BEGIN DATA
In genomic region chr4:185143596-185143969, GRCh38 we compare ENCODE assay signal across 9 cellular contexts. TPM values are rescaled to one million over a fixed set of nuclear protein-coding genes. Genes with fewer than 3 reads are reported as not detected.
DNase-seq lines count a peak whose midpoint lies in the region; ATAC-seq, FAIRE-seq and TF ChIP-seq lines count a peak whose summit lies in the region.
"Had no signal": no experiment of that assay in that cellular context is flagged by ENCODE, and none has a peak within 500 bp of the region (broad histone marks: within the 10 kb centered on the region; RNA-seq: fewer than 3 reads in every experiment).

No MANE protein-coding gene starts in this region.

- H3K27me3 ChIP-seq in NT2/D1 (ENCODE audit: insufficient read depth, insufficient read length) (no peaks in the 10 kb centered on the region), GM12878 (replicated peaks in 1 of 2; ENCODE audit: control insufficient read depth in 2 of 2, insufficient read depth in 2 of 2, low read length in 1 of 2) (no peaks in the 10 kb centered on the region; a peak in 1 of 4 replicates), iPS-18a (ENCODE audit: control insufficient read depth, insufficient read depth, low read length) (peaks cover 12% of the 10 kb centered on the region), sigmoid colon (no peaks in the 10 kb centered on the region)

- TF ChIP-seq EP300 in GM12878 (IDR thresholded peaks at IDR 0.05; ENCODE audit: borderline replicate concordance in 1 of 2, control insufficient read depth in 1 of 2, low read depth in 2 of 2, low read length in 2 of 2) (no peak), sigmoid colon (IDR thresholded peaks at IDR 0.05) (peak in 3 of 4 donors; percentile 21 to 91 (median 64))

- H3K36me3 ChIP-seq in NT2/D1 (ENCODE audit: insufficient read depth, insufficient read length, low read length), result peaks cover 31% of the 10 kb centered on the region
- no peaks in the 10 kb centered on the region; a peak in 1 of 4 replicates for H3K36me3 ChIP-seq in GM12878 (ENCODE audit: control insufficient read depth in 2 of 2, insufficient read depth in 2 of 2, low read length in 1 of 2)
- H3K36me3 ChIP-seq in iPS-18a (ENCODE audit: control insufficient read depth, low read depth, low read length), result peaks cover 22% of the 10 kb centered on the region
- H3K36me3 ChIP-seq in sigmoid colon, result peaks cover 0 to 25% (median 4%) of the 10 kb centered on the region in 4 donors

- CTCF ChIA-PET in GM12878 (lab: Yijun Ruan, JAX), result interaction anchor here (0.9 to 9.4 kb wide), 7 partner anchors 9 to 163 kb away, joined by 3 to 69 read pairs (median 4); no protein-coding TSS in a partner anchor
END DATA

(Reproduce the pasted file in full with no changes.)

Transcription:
In genomic region chr4:185143596-185143969, GRCh38 we compare ENCODE assay signal across 9 cellular contexts. TPM values are rescaled to one million over a fixed set of nuclear protein-coding genes. Genes with fewer than 3 reads are reported as not detected.
DNase-seq lines count a peak whose midpoint lies in the region; ATAC-seq, FAIRE-seq and TF ChIP-seq lines count a peak whose summit lies in the region.
"Had no signal": no experiment of that assay in that cellular context is flagged by ENCODE, and none has a peak within 500 bp of the region (broad histone marks: within the 10 kb centered on the region; RNA-seq: fewer than 3 reads in every experiment).

No MANE protein-coding gene starts in this region.

- H3K27me3 ChIP-seq in NT2/D1 (ENCODE audit: insufficient read depth, insufficient read length) (no peaks in the 10 kb centered on the region), GM12878 (replicated peaks in 1 of 2; ENCODE audit: control insufficient read depth in 2 of 2, insufficient read depth in 2 of 2, low read length in 1 of 2) (no peaks in the 10 kb centered on the region; a peak in 1 of 4 replicates), iPS-18a (ENCODE audit: control insufficient read depth, insufficient read depth, low read length) (peaks cover 12% of the 10 kb centered on the region), sigmoid colon (no peaks in the 10 kb centered on the region)

- TF ChIP-seq EP300 in GM12878 (IDR thresholded peaks at IDR 0.05; ENCODE audit: borderline replicate concordance in 1 of 2, control insufficient read depth in 1 of 2, low read depth in 2 of 2, low read length in 2 of 2) (no peak), sigmoid colon (IDR thresholded peaks at IDR 0.05) (peak in 3 of 4 donors; percentile 21 to 91 (median 64))

- H3K36me3 ChIP-seq in NT2/D1 (ENCODE audit: insufficient read depth, insufficient read length, low read length), result peaks cover 31% of the 10 kb centered on the region
- no peaks in the 10 kb centered on the region; a peak in 1 of 4 replicates for H3K36me3 ChIP-seq in GM12878 (ENCODE audit: control insufficient read depth in 2 of 2, insufficient read depth in 2 of 2, low read length in 1 of 2)
- H3K36me3 ChIP-seq in iPS-18a (ENCODE audit: control insufficient read depth, low read depth, low read length), result peaks cover 22% of the 10 kb centered on the region
- H3K36me3 ChIP-seq in sigmoid colon, result peaks cover 0 to 25% (median 4%) of the 10 kb centered on the region in 4 donors

- CTCF ChIA-PET in GM12878 (lab: Yijun Ruan, JAX), result interaction anchor here (0.9 to 9.4 kb wide), 7 partner anchors 9 to 163 kb away, joined by 3 to 69 read pairs (median 4); no protein-coding TSS in a partner anchor